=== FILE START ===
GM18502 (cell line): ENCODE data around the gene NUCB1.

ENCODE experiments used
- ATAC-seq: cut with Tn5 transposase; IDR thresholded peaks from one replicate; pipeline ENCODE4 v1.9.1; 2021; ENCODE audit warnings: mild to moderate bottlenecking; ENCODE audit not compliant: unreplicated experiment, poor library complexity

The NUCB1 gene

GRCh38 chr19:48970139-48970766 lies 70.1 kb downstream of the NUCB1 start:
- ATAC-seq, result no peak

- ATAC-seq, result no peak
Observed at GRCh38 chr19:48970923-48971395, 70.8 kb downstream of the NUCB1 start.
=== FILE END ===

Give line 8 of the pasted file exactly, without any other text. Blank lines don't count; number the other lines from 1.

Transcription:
Observed at GRCh38 chr19:48970923-48971395, 70.8 kb downstream of the NUCB1 start.